Date: 5/30/18 11:55 am
From: Constance Sidles <constancesidles...>
Subject: [Tweeters] Montlake Fill today
Hey tweets, long time, no tweet. I've been busy editing and producing a field guide to the common insects of the Pacific NW for Seattle Audubon. The book is being readied for shipment from overseas even as I write, so it should be available in another 4 weeks or so at the Nature Shop and UW Bookstore.

As an aside, this is a *wonderful* field guide written over the past 10 years by WWU's entomologist, Merrill Peterson. It's more than 500 pages of photos and ID tips for insects from southern BC to northern CA. My *very* favorite bug is called a Golden Tortoise Beetle. It's a small beetle that looks fashioned out of molten gold. The ancient Egyptians would have gone crazy for this insect! What I like best about it, though, is this: Under normal conditions, the GTB spends its life chomping on Morning Glory leaves and minding its own business, glinting goldly in the sunlight. If you bother it, though, it compresses a layer of fluid under its outer shell and turns dull orange. Then it absolutely *refuses* to change back to gold until you go away.

Don't you just love the idea of a bug that looks its most beautiful and valuable only when left strictly alone by people, and if people can't give it its space, it goes from gold to dross and stays that way until the people disappear?

Speaking of which, the mitigation people are at it again at the Fill, spraying Roundup everywhere. This is at least the 16th time to my knowledge they have sprayed Roundup in the past 2 years - more than 5 times alone in the past month and a half. They're doing it to get rid of invasive plants that they should have gotten rid of by digging up the roots, instead of burying the plants under a a few tons of wood chips. The sprayers will be active today and tomorrow and signs warn that people should stay away until after 6/1.

Before the sprayers arrived this morning, though, the Fill was glorious: tall grasses waving in the slight breeze, alight with drops of rain that sparkled like rubies, emeralds, and diamonds - more precious to me than any mere stones could ever be, no matter how many facets a jeweler were to cut them into. In the swamp, a SWAINSON'S THRUSH was singing, its song echoing tremolo from the woods like an ethereal flute solo. Down the Loop Trail, a nesting HOUSE WREN was singing too, a kind of cross between a Bewick's Wren and a Pacific Wren greeting the morning. On the other side of the trail, a female LAZULI BUNTING flew to the top of a small fruit tree and turned her face to the sun. She's not as bright as her mate, but she has her own quiet beauty.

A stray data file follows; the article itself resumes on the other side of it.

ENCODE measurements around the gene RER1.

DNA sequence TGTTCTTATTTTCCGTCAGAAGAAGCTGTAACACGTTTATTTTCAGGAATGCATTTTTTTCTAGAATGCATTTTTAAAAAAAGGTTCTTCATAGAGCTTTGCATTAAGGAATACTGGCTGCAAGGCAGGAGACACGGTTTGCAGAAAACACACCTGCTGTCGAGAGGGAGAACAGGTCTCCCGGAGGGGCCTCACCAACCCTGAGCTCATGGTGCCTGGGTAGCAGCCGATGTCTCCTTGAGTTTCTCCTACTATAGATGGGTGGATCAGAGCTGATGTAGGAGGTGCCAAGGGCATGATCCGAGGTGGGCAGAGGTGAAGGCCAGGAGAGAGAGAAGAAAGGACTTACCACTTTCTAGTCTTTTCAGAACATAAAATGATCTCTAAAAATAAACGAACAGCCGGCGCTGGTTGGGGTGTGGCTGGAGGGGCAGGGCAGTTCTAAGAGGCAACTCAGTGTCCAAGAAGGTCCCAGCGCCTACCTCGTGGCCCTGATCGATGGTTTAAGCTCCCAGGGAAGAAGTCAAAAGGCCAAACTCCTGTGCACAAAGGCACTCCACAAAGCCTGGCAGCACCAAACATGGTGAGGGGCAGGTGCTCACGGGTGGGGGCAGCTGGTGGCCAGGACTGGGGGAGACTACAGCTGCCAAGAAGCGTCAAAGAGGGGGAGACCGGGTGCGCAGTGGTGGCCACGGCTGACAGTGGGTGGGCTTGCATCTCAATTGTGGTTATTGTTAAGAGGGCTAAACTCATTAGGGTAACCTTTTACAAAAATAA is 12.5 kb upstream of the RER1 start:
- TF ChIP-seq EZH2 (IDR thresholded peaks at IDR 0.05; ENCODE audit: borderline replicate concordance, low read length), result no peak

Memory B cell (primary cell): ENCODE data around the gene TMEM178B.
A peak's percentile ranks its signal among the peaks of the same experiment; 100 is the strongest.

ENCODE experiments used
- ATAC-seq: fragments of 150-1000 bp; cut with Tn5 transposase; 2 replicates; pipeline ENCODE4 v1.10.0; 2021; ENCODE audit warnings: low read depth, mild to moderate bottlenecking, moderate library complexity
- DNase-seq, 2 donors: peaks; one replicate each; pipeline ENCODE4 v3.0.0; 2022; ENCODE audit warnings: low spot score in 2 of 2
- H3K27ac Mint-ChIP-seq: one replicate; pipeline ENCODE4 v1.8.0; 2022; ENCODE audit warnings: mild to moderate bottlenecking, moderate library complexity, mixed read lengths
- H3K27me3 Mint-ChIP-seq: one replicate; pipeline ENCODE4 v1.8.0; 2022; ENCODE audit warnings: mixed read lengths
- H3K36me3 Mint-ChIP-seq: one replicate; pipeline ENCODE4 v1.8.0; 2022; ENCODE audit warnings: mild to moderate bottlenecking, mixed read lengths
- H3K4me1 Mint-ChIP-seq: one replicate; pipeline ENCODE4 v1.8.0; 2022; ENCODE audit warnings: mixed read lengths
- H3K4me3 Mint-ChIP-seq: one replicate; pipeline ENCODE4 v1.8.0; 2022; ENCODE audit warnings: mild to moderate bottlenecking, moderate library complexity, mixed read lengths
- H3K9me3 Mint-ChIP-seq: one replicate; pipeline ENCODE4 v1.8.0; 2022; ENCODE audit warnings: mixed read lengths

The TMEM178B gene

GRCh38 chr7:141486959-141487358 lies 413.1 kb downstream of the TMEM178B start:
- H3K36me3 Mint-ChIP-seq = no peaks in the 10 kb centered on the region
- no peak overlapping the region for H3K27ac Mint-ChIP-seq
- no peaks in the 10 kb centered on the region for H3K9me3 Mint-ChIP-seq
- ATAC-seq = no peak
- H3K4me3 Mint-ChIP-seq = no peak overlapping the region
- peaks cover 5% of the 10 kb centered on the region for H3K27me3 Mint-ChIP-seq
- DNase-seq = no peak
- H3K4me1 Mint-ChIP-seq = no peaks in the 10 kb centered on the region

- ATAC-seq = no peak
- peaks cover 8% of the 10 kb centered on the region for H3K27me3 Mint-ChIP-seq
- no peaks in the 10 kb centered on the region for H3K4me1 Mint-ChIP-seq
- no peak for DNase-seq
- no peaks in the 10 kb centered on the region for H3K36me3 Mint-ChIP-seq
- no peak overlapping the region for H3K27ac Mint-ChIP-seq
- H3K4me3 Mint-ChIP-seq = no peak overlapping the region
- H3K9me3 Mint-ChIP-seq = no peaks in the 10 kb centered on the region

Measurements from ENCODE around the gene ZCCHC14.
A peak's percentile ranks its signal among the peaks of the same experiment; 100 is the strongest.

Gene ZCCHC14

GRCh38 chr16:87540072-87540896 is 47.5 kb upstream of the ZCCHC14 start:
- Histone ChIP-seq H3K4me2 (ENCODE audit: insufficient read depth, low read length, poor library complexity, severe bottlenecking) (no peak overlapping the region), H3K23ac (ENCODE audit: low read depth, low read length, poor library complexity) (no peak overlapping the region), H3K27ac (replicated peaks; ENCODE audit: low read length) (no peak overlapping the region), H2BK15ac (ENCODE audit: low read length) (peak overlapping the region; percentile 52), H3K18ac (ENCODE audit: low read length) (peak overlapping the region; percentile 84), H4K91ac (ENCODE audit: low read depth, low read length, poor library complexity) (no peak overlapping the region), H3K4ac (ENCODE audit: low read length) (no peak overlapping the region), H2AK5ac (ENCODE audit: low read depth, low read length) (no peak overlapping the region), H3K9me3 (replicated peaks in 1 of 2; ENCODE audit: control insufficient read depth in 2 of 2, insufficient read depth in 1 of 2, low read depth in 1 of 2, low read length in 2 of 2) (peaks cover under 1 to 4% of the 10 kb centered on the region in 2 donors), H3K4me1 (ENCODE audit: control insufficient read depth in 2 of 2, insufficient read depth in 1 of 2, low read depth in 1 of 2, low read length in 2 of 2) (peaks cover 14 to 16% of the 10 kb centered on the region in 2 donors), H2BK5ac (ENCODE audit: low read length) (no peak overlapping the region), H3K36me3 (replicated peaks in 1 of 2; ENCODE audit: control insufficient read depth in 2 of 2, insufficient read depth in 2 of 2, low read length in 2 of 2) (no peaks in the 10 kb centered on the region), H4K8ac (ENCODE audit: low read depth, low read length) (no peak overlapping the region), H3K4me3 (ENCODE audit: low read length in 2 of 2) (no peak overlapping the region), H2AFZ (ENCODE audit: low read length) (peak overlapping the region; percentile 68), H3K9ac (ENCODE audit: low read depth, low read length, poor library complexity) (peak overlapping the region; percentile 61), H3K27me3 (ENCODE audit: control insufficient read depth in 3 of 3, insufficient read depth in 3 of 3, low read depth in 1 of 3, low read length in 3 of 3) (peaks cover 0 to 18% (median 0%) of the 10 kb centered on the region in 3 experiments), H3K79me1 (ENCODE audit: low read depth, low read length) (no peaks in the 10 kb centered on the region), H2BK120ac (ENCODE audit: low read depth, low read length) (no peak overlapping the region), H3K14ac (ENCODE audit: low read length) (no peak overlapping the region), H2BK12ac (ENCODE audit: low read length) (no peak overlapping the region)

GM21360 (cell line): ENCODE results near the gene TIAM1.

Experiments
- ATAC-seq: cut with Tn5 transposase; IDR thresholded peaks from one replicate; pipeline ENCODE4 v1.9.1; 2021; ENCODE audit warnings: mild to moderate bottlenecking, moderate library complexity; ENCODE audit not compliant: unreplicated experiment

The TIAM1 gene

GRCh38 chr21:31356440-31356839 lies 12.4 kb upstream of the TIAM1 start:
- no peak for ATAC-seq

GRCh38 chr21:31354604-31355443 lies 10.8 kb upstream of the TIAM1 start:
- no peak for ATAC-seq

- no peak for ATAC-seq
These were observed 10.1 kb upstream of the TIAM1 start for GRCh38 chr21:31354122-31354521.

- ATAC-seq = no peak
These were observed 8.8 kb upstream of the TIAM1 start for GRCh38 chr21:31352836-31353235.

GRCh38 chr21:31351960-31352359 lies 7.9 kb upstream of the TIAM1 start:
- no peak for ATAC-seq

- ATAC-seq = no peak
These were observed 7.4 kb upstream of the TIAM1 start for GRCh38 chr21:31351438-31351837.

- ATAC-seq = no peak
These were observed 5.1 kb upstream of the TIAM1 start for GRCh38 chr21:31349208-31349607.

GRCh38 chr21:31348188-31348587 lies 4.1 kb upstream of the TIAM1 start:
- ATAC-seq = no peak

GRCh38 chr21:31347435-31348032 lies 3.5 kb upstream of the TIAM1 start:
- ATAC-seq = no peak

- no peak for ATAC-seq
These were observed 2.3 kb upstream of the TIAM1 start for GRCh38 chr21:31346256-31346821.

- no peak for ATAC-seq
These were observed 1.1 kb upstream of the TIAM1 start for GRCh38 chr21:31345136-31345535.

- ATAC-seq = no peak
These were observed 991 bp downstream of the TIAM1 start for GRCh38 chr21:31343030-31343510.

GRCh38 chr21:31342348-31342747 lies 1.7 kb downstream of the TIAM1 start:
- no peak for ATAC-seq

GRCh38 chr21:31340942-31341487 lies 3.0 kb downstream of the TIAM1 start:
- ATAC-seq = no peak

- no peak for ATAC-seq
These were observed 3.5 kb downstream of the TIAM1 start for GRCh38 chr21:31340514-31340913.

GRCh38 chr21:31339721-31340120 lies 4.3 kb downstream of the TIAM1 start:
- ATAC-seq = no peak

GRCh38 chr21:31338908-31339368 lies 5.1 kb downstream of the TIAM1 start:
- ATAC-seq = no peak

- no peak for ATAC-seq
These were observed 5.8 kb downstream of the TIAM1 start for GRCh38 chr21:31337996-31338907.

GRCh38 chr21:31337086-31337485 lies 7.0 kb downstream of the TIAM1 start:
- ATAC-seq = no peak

On Main Pond, swallows and swifts bent down to skim the still waters, drinking as they flew. My eye was caught by a WESTERN WOOD-PEWEE who has been fly-catching from the bushes at the south end for a few days now. It was joined briefly by an ASH-THROATED FLYCATCHER - maybe the same one that spent awhile with us last year near this date. A happy surprise that nature gifted to me, one that helped make up for the attempts my own species makes to control a nature that is bigger than we are and more powerful than we like to think. Here's a list of what was present today:

Canada Goose
Wood Duck
Cinnamon Teal
Blue-winged Teal
Pied-billed Grebe
Great Blue Heron
Green Heron
Anna's Hummingbird
Vaux's Swift
Bald Eagle
Cooper's Hawk
Virginia Rail
Glaucous-winged Gull
Caspian Tern
Downy Woodpecker
Northern Flicker
Western Wood-Pewee
Ash-throated Flycatcher
American Crow
Barn Swallow
Tree Swallow
Violet-green Swallow
Black-capped Chickadee
Bewick's Wren
House Wren
Marsh Wren
American Robin
Swainson's Thrush
European Starling
Cedar Waxwing
House Finch
American Goldfinch
Yellow Warbler
Common Yellowthroat
Spotted Towhee
Song Sparrow
Savannah Sparrow
White-crowned Sparrow
Lazuli Bunting
Red-winged Blackbird
Brown-headed Cowbird
House Sparrow

- Connie, Seattle

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